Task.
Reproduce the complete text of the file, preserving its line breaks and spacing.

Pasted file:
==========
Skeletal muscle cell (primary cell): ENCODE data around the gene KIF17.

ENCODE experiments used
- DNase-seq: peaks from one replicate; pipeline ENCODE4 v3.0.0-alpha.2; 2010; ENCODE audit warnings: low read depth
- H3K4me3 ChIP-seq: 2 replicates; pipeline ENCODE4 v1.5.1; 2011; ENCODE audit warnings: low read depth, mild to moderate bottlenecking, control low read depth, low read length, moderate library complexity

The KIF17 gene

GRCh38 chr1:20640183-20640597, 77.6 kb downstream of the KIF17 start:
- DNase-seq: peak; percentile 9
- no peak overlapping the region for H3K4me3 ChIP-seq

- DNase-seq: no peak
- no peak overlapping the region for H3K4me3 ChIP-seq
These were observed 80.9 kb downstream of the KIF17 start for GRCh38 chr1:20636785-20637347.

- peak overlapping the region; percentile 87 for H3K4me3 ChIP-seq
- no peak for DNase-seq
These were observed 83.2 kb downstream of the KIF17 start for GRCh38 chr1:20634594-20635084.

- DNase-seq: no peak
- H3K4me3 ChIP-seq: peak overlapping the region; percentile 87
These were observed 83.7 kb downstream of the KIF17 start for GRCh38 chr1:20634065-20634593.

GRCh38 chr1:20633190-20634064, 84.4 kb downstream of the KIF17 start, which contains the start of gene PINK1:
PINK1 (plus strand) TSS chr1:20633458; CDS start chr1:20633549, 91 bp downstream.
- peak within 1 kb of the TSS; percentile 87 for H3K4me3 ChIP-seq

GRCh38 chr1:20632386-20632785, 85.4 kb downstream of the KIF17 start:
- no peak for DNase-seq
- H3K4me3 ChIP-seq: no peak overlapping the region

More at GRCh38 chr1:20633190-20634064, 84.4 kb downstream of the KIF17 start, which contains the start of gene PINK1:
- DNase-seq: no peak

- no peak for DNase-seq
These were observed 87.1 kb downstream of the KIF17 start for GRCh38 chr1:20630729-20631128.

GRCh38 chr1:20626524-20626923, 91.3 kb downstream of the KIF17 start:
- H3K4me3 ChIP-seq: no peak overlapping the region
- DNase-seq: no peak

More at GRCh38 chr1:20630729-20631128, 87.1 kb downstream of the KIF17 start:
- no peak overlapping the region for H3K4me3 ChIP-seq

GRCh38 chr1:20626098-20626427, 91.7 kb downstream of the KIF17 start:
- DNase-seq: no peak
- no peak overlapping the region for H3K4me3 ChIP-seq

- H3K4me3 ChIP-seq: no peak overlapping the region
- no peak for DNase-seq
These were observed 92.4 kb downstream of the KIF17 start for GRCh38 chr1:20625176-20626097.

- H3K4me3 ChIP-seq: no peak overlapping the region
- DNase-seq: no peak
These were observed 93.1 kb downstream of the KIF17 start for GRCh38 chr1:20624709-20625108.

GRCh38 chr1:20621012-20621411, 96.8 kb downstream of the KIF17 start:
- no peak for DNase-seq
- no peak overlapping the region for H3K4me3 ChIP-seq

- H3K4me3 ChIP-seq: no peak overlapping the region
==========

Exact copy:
Skeletal muscle cell (primary cell): ENCODE data around the gene KIF17.

ENCODE experiments used
- DNase-seq: peaks from one replicate; pipeline ENCODE4 v3.0.0-alpha.2; 2010; ENCODE audit warnings: low read depth
- H3K4me3 ChIP-seq: 2 replicates; pipeline ENCODE4 v1.5.1; 2011; ENCODE audit warnings: low read depth, mild to moderate bottlenecking, control low read depth, low read length, moderate library complexity

The KIF17 gene

GRCh38 chr1:20640183-20640597, 77.6 kb downstream of the KIF17 start:
- DNase-seq: peak; percentile 9
- no peak overlapping the region for H3K4me3 ChIP-seq

- DNase-seq: no peak
- no peak overlapping the region for H3K4me3 ChIP-seq
These were observed 80.9 kb downstream of the KIF17 start for GRCh38 chr1:20636785-20637347.

- peak overlapping the region; percentile 87 for H3K4me3 ChIP-seq
- no peak for DNase-seq
These were observed 83.2 kb downstream of the KIF17 start for GRCh38 chr1:20634594-20635084.

- DNase-seq: no peak
- H3K4me3 ChIP-seq: peak overlapping the region; percentile 87
These were observed 83.7 kb downstream of the KIF17 start for GRCh38 chr1:20634065-20634593.

GRCh38 chr1:20633190-20634064, 84.4 kb downstream of the KIF17 start, which contains the start of gene PINK1:
PINK1 (plus strand) TSS chr1:20633458; CDS start chr1:20633549, 91 bp downstream.
- peak within 1 kb of the TSS; percentile 87 for H3K4me3 ChIP-seq

GRCh38 chr1:20632386-20632785, 85.4 kb downstream of the KIF17 start:
- no peak for DNase-seq
- H3K4me3 ChIP-seq: no peak overlapping the region

More at GRCh38 chr1:20633190-20634064, 84.4 kb downstream of the KIF17 start, which contains the start of gene PINK1:
- DNase-seq: no peak

- no peak for DNase-seq
These were observed 87.1 kb downstream of the KIF17 start for GRCh38 chr1:20630729-20631128.

GRCh38 chr1:20626524-20626923, 91.3 kb downstream of the KIF17 start:
- H3K4me3 ChIP-seq: no peak overlapping the region
- DNase-seq: no peak

More at GRCh38 chr1:20630729-20631128, 87.1 kb downstream of the KIF17 start:
- no peak overlapping the region for H3K4me3 ChIP-seq

GRCh38 chr1:20626098-20626427, 91.7 kb downstream of the KIF17 start:
- DNase-seq: no peak
- no peak overlapping the region for H3K4me3 ChIP-seq

- H3K4me3 ChIP-seq: no peak overlapping the region
- no peak for DNase-seq
These were observed 92.4 kb downstream of the KIF17 start for GRCh38 chr1:20625176-20626097.

- H3K4me3 ChIP-seq: no peak overlapping the region
- DNase-seq: no peak
These were observed 93.1 kb downstream of the KIF17 start for GRCh38 chr1:20624709-20625108.

GRCh38 chr1:20621012-20621411, 96.8 kb downstream of the KIF17 start:
- no peak for DNase-seq
- no peak overlapping the region for H3K4me3 ChIP-seq

- H3K4me3 ChIP-seq: no peak overlapping the region